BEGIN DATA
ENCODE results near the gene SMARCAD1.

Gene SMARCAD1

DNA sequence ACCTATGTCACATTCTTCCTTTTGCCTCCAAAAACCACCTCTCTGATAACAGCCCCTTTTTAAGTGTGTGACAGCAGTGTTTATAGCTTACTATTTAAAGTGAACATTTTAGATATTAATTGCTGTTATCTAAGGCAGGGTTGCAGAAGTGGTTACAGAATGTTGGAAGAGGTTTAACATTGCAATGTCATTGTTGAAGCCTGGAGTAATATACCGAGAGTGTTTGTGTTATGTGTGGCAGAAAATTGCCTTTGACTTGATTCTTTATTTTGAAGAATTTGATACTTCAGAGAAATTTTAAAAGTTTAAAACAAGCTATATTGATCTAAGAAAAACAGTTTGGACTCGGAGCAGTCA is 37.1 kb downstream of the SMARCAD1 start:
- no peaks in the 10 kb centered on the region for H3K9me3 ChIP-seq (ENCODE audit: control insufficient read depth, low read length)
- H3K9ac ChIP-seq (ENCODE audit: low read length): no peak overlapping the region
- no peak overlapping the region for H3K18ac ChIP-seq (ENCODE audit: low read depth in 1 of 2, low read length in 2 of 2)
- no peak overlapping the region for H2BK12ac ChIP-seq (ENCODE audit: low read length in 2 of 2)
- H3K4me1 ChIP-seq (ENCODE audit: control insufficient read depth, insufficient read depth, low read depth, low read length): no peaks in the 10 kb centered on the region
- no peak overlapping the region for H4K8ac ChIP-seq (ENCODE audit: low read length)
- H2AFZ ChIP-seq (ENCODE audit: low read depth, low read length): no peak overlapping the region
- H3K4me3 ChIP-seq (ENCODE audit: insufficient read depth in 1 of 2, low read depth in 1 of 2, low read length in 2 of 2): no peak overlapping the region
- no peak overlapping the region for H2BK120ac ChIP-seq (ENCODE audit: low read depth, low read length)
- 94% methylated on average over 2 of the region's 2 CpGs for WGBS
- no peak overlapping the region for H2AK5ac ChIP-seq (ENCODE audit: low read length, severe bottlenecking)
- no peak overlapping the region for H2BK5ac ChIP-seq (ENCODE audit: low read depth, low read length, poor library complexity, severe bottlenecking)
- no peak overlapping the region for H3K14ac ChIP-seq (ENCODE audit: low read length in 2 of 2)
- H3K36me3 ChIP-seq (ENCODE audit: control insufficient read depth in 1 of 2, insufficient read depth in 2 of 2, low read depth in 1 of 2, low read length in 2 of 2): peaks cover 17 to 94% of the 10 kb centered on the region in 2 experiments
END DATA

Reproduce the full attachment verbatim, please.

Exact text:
ENCODE results near the gene SMARCAD1.

Gene SMARCAD1

DNA sequence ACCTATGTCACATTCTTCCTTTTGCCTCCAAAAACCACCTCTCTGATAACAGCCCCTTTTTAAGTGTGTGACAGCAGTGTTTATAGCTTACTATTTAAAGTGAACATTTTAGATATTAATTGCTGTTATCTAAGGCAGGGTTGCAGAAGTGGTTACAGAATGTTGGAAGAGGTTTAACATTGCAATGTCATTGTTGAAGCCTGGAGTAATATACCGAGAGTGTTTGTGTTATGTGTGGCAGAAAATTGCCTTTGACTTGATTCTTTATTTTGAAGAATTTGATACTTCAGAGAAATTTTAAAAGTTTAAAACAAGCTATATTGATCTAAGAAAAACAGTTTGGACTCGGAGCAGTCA is 37.1 kb downstream of the SMARCAD1 start:
- no peaks in the 10 kb centered on the region for H3K9me3 ChIP-seq (ENCODE audit: control insufficient read depth, low read length)
- H3K9ac ChIP-seq (ENCODE audit: low read length): no peak overlapping the region
- no peak overlapping the region for H3K18ac ChIP-seq (ENCODE audit: low read depth in 1 of 2, low read length in 2 of 2)
- no peak overlapping the region for H2BK12ac ChIP-seq (ENCODE audit: low read length in 2 of 2)
- H3K4me1 ChIP-seq (ENCODE audit: control insufficient read depth, insufficient read depth, low read depth, low read length): no peaks in the 10 kb centered on the region
- no peak overlapping the region for H4K8ac ChIP-seq (ENCODE audit: low read length)
- H2AFZ ChIP-seq (ENCODE audit: low read depth, low read length): no peak overlapping the region
- H3K4me3 ChIP-seq (ENCODE audit: insufficient read depth in 1 of 2, low read depth in 1 of 2, low read length in 2 of 2): no peak overlapping the region
- no peak overlapping the region for H2BK120ac ChIP-seq (ENCODE audit: low read depth, low read length)
- 94% methylated on average over 2 of the region's 2 CpGs for WGBS
- no peak overlapping the region for H2AK5ac ChIP-seq (ENCODE audit: low read length, severe bottlenecking)
- no peak overlapping the region for H2BK5ac ChIP-seq (ENCODE audit: low read depth, low read length, poor library complexity, severe bottlenecking)
- no peak overlapping the region for H3K14ac ChIP-seq (ENCODE audit: low read length in 2 of 2)
- H3K36me3 ChIP-seq (ENCODE audit: control insufficient read depth in 1 of 2, insufficient read depth in 2 of 2, low read depth in 1 of 2, low read length in 2 of 2): peaks cover 17 to 94% of the 10 kb centered on the region in 2 experiments